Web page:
The Government has announced that it will commit $6 million to the development of a STEM-focused app for pre-schoolers. This follows on from the perceived success of a similar app, Early Learning Languages Australia (ELLA) aimed at teaching languages. The Minister for Education and Training said:
“We hope the Early Learning STEM Australia app inspires the same curiosity and enthusiasm that the ELLA app has.
Knowing that around 75 per cent of the fastest-growing industries require STEM-related skills, we want to work with Australia’s youngest minds to ensure they develop an interest in those fields.
The skills and opportunities those children participating in these programmes receive are a perfect example of the Innovation Agenda that is at the heart of the Turnbull Government’s vision for Australia’s future.”
On its face this makes a basic mistake about STEM skills – the fact the programming languages have the word ‘languages’ in them is fundamentally misleading. Learning coding is not like learning a language; that’s true for anyone but is especially pertinent when we’re talking about pre-schoolers. The Minister said in his press release:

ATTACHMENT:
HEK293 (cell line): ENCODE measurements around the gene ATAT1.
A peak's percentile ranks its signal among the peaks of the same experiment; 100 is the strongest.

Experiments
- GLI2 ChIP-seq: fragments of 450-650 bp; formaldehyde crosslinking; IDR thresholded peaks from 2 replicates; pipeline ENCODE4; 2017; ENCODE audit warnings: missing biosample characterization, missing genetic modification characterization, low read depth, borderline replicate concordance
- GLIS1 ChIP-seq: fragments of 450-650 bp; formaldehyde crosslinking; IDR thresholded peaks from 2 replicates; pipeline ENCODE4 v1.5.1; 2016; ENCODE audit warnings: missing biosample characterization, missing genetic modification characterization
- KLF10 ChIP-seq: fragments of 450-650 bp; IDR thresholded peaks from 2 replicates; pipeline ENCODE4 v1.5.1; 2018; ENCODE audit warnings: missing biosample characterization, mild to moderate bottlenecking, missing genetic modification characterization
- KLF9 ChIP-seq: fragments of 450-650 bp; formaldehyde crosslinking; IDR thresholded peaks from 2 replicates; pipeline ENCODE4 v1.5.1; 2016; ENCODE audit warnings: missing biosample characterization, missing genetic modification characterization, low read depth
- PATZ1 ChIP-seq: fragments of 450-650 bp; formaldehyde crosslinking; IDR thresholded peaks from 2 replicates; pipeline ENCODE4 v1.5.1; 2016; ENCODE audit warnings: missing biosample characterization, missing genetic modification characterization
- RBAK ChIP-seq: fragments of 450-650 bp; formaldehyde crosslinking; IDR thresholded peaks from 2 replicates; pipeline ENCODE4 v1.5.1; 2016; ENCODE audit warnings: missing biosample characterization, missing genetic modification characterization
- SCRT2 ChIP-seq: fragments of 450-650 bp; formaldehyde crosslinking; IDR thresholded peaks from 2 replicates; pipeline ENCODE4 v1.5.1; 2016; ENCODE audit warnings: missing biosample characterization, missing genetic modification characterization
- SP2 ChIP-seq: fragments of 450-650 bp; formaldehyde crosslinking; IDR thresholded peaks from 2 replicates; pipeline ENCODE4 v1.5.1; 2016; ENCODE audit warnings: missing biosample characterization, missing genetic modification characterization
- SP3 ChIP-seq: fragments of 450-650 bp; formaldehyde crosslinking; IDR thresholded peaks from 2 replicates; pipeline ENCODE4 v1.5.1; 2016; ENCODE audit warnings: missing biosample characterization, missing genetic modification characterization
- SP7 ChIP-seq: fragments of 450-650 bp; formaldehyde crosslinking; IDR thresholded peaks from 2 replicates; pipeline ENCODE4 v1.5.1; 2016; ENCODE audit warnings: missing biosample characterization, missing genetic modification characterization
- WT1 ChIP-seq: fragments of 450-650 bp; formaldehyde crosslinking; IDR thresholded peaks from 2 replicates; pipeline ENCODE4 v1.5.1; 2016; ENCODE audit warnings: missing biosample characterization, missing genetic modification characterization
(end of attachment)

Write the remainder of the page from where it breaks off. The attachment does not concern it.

“When you see pre-schoolers using a language that isn’t their native tongue to bake cakes, to count and even to sing songs, it’s easy to understand why the feedback has been so positive from pre-schools, children, educators and parents.”
It’s great that young kids are exposed to a foreign language; but the capacity to parrot a song or count to ten should not be confused with speaking a foreign language or actually using it, or even becoming enthused about learning it properly later. Exposing young kids to a foreign language is undoubtedly useful in them learning a language later – but only if they actually meaningfully use the language so that it sets up pathways in their brains.
And there’s the problem with a STEM skills app if all it does is have the kids learning STEM songs and parroting facts – it’s not actually developing skills or interest.
Now that’s not to say that it couldn’t do something useful. But, to the extent that it could, you don’t need to spend $6 million developing an app. Given that teachers already teach basic maths and so on to pre-schoolers I can only assume that an STEM app would focus on coding. And there are lots of those apps out there already. Don’t waste $6 million on building an app – just have the kids use Hopscotch or Scratch Jr and spend the $6 million on training teachers so they feel confident guiding the kids through their use.